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Ever since the Chancellor announced last year that he would be reducing tax relief for landlords, starting from April 2017, many of us have been thinking of ways to lessen the impact on our finances.

One such possibility is to switch from long-term rentals to holiday lets.

There are several advantages to this, but it won’t work for everyone.

One of the pros of offering holiday lets is that you’ll still be able to claim full tax relief on your mortgage interest payments after April 2017. If you have a large mortgage and you’re a higher rate taxpayer, this could equal a significant saving on your tax bill, especially from 2020 when the tax relief available to landlords will be cut to the basic rate of tax.

Another advantage is that if you make a loss on your holiday let, you can deduct this from any other income you have to reduce your tax bill. This isn’t the case with long-term lets.

You could also see a boost to your income as the weekly rate for holiday lets is usually three or four times higher than for rentals of six months or more.

Offering holiday lets will also give you the option of using staying in the property yourself occasionally, or using it to accommodate friends or family, although don’t forget that if you do you won’t get tax relief for any period of personal use.

However, there are several drawbacks to offering holiday lets.

There might not be enough demand to keep your property filled 365 days of the year and you should expect much more frequent and longer voids. Even in towns popular with holidaymakers, demand will be very seasonal and there could be long periods of the year when you won’t get any guests at all.

In cities with a high tourist population, such as London, the demand might be more evenly spread throughout the year, but you’re still likely to experience quite a few voids.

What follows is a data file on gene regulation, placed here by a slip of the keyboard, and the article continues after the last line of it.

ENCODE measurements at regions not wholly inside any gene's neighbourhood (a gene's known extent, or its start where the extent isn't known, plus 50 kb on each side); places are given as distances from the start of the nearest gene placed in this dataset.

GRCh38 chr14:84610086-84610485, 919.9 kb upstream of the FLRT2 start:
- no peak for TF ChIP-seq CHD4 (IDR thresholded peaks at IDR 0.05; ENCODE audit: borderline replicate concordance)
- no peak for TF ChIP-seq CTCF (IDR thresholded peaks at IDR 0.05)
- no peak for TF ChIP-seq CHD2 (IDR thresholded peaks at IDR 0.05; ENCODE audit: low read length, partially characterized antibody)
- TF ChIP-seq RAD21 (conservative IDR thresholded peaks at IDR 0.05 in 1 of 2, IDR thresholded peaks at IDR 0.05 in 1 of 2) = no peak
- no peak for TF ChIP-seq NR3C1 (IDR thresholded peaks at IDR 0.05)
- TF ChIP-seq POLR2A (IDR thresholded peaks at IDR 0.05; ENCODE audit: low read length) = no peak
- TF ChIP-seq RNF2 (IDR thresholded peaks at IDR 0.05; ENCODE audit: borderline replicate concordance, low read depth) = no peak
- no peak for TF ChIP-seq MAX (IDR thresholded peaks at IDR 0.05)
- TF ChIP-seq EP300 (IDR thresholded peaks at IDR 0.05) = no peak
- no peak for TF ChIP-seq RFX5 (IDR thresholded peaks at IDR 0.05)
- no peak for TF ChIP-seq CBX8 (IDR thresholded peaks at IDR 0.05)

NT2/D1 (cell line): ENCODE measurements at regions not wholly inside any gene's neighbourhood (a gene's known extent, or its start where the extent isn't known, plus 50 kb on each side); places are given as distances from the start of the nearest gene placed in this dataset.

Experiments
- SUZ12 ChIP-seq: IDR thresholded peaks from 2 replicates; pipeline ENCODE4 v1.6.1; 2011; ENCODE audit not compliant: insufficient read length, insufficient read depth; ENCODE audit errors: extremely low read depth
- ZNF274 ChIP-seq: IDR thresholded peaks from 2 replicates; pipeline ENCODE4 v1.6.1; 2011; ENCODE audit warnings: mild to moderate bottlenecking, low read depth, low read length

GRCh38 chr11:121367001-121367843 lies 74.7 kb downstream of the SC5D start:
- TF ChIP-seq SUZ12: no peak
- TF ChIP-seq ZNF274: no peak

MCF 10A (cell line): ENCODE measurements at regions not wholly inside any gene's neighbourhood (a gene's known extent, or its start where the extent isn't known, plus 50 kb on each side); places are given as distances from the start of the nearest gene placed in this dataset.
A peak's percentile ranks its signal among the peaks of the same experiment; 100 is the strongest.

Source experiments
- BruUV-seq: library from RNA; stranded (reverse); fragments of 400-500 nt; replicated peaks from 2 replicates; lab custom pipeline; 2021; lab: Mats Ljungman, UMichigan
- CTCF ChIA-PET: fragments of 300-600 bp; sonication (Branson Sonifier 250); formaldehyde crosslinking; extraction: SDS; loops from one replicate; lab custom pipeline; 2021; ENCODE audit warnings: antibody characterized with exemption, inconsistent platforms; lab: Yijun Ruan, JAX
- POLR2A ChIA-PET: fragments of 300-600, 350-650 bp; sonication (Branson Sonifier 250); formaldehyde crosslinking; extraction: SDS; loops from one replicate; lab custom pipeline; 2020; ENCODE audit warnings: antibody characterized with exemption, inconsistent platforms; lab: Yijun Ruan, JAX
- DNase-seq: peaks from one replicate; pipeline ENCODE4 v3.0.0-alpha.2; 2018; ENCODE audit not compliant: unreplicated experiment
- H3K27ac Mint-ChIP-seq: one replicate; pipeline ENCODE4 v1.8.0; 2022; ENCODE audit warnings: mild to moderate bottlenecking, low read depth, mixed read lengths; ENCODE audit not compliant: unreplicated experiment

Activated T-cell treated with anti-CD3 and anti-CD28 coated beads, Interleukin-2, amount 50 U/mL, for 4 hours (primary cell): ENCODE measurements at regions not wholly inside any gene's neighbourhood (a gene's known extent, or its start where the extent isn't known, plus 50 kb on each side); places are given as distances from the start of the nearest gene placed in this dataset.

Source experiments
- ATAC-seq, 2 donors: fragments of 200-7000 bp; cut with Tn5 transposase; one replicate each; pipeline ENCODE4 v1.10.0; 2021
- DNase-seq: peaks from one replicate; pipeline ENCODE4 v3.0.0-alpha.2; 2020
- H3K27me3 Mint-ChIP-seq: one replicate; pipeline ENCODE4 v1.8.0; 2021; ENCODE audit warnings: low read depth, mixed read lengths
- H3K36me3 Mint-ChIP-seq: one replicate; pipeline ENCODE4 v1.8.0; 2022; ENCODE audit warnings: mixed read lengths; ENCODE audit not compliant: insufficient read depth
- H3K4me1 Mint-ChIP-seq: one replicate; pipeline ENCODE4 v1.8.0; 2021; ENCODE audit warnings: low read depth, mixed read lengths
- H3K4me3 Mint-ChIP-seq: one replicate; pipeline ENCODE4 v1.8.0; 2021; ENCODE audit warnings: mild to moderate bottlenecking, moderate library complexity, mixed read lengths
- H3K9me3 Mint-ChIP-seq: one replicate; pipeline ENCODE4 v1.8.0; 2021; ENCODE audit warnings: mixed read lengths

Your income might be higher but your costs will be higher too. You’ll have to cover the council tax and water rates, plus the energy bills. The property will have to be fully furnished to a good standard and kept well maintained and spotlessly clean.

You’ll have to pay to market your property 24/7, 365 days of the year and you should expect to spend at least 10% of your income on advertising.

Bear in mind too that you’ll have a high turnover of guests and unless you want to deal with all the weekly or fortnightly changeovers yourself you’ll need to pay a third party to handle them for you.

Still tempted to make the switch?

Before you take the plunge, check if there are any restrictions that apply to your property. If you have a buy-to-let mortgage, check with your lender as some insist that the property is let on a standard AST. You should also make sure you have specific insurance for holiday lets.

Owners of leasehold properties will need to check there are no rules against short-term or holiday lets in their lease agreement.

You might also need planning permission if your local council considers that the switch to holiday lets is a material change of use of your particular property.

In some London boroughs, you must apply for planning permission if you intend to offer short term lets for anything more than 90 days of the year.

Note also that if you need planning permission and this is granted, it might mean the property can’t be sold later as a residential dwelling, which might affect its value.

As you can see there’s a lot to consider but if you’re not sure what’s best for you, you could always dip your toe in the water and try offering a short term let next time you’re between tenancies and see how it goes.

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